Inside the walls and underneath the first floor, the building’s thermal envelope ensures interior comfort and helps the home exceed its zeroemission goal.

The layers include gypsum board, horizontal furring, an Intello Plus vapor-control membrane, two double-stud walls sandwiching a layer of dense pack cellulose (18 inches in the roof, 15 inches in the walls), a sheet of CDX plywood, and Solitex Mento 1000 house wrap. A thick, heavy mineral wool blanket covers the ceiling of the unfinished basement and warms the ground floor.

High R-Values (one of a dizzying array of metrics and formulas that help determine a given space’s conformity to Passive House standards) far exceed typical building codes and attest to Forever House’s airtight seal.

Yet the insulation and weather-resistant barrier system act in concert to create a vapor-open set-

up that lets the home breathe as moisture escapes through air pockets and keeps things dry inside.

“For lack of a better term, it’s a smart technology,” says Griffin. “Back in the 1970s, some builders experimented with using plastic sheets to repel the elements, but then came the mold. There has to be some circulation, you can’t seal off the interior completely.”

Attractive and practical, wood accents adorn the home’s exterior. Expansive 30-inch eaves provide a passive cooling element, but the wide band of natural finish cedar wrapping the bottom along the edge also disguises a continuous ventilation shaft and contributes an earthy quality to the home’s exterior.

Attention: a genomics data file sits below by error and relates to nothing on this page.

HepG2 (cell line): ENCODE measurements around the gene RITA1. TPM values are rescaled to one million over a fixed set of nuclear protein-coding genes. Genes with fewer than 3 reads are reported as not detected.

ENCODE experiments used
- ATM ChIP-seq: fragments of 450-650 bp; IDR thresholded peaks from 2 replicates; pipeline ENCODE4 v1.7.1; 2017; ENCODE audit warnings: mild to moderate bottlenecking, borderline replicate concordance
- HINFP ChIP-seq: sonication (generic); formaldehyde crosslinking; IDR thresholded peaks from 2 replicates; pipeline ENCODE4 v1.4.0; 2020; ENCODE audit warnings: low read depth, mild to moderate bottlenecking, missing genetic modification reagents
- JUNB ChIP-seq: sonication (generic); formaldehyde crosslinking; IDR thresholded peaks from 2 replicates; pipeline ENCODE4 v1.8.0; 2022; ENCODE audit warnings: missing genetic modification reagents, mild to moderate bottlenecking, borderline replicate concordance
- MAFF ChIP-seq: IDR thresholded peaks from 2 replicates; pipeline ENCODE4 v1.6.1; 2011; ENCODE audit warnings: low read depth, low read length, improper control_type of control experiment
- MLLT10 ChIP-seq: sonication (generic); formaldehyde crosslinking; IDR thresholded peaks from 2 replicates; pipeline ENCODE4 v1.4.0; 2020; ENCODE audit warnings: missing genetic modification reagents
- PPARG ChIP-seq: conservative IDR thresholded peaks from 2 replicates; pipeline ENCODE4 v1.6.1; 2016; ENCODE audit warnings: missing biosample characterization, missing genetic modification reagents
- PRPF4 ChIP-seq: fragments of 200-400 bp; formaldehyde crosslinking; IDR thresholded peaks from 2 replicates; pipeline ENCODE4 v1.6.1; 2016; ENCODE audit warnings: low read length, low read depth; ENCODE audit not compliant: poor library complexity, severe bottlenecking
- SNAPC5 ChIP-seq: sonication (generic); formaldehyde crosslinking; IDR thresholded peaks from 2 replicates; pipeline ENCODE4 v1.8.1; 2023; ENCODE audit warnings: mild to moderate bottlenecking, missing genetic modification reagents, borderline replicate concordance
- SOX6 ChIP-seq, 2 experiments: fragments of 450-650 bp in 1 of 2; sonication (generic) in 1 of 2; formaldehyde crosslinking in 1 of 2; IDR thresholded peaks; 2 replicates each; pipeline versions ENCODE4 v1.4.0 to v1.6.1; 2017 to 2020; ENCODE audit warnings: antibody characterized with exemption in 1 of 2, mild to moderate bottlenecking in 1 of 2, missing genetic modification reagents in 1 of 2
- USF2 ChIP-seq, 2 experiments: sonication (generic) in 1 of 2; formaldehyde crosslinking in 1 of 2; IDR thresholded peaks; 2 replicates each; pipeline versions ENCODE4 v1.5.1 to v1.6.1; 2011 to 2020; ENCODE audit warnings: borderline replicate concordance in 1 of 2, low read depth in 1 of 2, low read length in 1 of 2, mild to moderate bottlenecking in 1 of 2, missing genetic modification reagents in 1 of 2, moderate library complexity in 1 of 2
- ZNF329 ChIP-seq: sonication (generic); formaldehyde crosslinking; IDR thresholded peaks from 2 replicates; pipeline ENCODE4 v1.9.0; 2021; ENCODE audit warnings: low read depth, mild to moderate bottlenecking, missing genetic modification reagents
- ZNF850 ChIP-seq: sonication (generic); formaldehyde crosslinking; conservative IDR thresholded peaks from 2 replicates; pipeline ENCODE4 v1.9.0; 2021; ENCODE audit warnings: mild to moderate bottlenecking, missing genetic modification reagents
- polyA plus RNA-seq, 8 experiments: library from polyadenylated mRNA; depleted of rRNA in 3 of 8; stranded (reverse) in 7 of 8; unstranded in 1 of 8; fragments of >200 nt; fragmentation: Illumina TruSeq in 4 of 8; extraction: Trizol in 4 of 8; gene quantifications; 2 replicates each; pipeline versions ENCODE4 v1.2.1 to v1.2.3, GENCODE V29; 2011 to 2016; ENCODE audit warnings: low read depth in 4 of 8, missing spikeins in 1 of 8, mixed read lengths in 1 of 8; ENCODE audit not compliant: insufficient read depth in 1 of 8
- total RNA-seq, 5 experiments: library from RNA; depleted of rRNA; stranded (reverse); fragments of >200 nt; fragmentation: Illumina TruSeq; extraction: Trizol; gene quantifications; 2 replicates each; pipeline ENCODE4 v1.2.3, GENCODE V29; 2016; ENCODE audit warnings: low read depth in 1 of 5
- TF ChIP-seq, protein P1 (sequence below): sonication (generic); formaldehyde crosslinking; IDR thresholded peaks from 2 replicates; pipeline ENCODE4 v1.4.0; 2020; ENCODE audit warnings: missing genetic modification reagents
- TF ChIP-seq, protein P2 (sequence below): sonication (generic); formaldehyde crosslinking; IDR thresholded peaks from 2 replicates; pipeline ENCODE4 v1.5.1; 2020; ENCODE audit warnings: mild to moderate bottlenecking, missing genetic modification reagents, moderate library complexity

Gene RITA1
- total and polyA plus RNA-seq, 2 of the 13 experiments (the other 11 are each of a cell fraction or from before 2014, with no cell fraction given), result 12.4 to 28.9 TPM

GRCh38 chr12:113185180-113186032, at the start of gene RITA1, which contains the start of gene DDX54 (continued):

Strategically angled hemlock trellises above the first-floor picture windows and the south-facing roof deck add another aesthetic element that also shields the interior from the summer sun. Although their modest look suggests otherwise, the effect is palpable, according to Griffin.

A Retrofitting Mission Forever House showcases one way to bring a drafty 20th-century home into the energy-saving era. No

matter the cost to convert, many Passive Houses offset the expense over the long run by eliminating or dramatically reducing utility and heating oil bills. “The initial hurdle is not that significant a jump and investments in quality insulation absolutely pay for themselves,” says White at Phius.

The carrot of financial incentives from the state and municipalities, coupled with the stick of stringent building codes for new construction— known as stretch codes, which surpass standard codes and sometimes edge into passive territory— will lead to a greater awareness and creation of low-energy use buildings, including private homes according to White.

Hastings-on-Hudson adopted a stretch code in 2020 and there are other signs that builders and homeowners in Westchester County are coming around: Griffin is working on a Passive House home in Yorktown and a mixed-use Passive House project in Yonkers.

But her main mission centers on upgrading or replacing older housing stock. “I can only do so much in my little home,” Griffin says. “My hope is that one small house can multiply and then make a big difference.”

56 • online at
The backyard and rear view of Forever House. A former horse barn was turned into a work studio. Photo by Suzanne Levine


After months or even years of researching the benefits of high-performance homes, you’re finally ready to embark on the journey of building your own. You’ve found an architect who is ready to lead the design process, and you know that hiring a builder is another necessary step toward breaking ground. But what else should come between?